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New York lawmaker proposes chopping state into 3 self-governing regions

The Statue of Liberty stands in New York harbor with the New York City skyline in the background.
The Statue of Liberty stands in New York harbor with the New York City skyline in the background. AP

A state lawmaker from upstate New York has proposed splitting the state into three self-governing regions, while still remaining one state.

Republican Assemblyman David DiPietro of East Aurora introduced the bill last month to “finally unshackle the regions of New York that are subjected to decisions and rule from New York City,” according to a news release. The proposal would amend the state’s constitution to set up one autonomous region for New York City’s five boroughs, a second for the rest of Long Island and suburban Rockland and Westchester counties, and then a third region for all of upstate New York.

“It’s time to let people go their own way,” DiPietro said in a statement. “Upstate New Yorkers and Long Islanders have long been subjected to the whim of New York City politicians who don’t understand our way of life.”

University of Tennessee law professor Glenn Reynolds said the fact that New York would remain a single state under the legislation means that — unlike most other state-splitting ideas — this one wouldn’t need federal approval to move forward because it doesn’t involve secession, the New York Post reports.

“It’s a clever solution,” Reynolds said, according to the Post. “Having three states in one solves a lot of these problems.”

The New York proposal would give each region its own governor, court system and legislature — but there would still be a state governor, as well as federal elected officials spread across the whole state. The bill would limit the number of U.S. congressional districts that cross regional borders to three, according to the text of the legislation.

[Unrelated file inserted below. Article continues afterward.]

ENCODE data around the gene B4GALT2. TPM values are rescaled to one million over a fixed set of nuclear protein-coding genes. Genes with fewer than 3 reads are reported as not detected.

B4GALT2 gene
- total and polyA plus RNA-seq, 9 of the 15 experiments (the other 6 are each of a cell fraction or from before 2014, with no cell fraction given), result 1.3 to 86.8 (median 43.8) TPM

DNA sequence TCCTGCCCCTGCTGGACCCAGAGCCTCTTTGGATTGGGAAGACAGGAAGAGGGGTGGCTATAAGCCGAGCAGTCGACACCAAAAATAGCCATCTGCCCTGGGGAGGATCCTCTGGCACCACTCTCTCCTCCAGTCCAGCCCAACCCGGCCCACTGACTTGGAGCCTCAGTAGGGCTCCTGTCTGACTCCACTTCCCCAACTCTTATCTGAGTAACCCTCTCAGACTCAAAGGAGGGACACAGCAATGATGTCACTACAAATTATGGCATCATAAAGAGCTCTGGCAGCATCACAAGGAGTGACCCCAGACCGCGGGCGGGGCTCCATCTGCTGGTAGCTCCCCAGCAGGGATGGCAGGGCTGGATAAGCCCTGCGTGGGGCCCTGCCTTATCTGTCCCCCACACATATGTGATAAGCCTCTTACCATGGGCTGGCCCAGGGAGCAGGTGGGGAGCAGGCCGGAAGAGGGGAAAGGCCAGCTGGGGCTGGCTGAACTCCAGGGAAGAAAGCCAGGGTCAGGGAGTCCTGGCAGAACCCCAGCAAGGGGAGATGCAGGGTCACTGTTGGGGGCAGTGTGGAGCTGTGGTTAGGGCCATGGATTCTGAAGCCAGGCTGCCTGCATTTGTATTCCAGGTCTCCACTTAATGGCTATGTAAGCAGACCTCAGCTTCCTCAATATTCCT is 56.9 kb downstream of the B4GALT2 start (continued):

Similar proposals have been floated in California and Illinois. California’s Supreme Court removed a proposal to break the Golden State in three last year before it could appear on the ballot, the Sacramento Bee reported, while Illinois lawmakers introduced legislation this year asking Congress to make Chicago its own state. Some have even proposed a “Calexit” in which California would secede from the United States entirely, McClatchy reported in 2017.

This video describes a proposal to allow California to split from the United States.

DiPietro said in a statement about the New York proposal that “we deserve to govern ourselves as is our God-given right. Split the state, the people deserve and demand it.”

Earlier this year, another Republican in New York’s legislature introduced a bill to study the idea of splitting the state into two.

“Many are asking whether both regions would be better off as separate entities,” Republican state Sen. Daphne Jordan said in a statement. “My legislation would address this by creating a working group that would study — and I emphasize study — the short- and long-term economic ramifications, including economic opportunities, of splitting the state.”

John Bergener, chair of the Divide NYS Caucus that helped create the plan DiPietro introduced, said the idea is “finally getting traction,” according to The Washington Times.

But an adviser to New York’s Democratic Gov. Andrew Cuomo dismissed Republicans’ state-splitting ideas, The Times reports.

“It’s the sort of divisive, unserious and sad pandering that was easy pickings for (Comedy Central’s) ‘The Daily Show,’” senior adviser Rich Azzopardi wrote in an email, according to The Times — an apparent reference to a 2009 segment in which comedian Samantha Bee interviews a lawmaker and others who want Long Island to break off and become its own state.

DiPietro said upstate New York would be “redder than Texas” if it became its own entity, WIVB reports.

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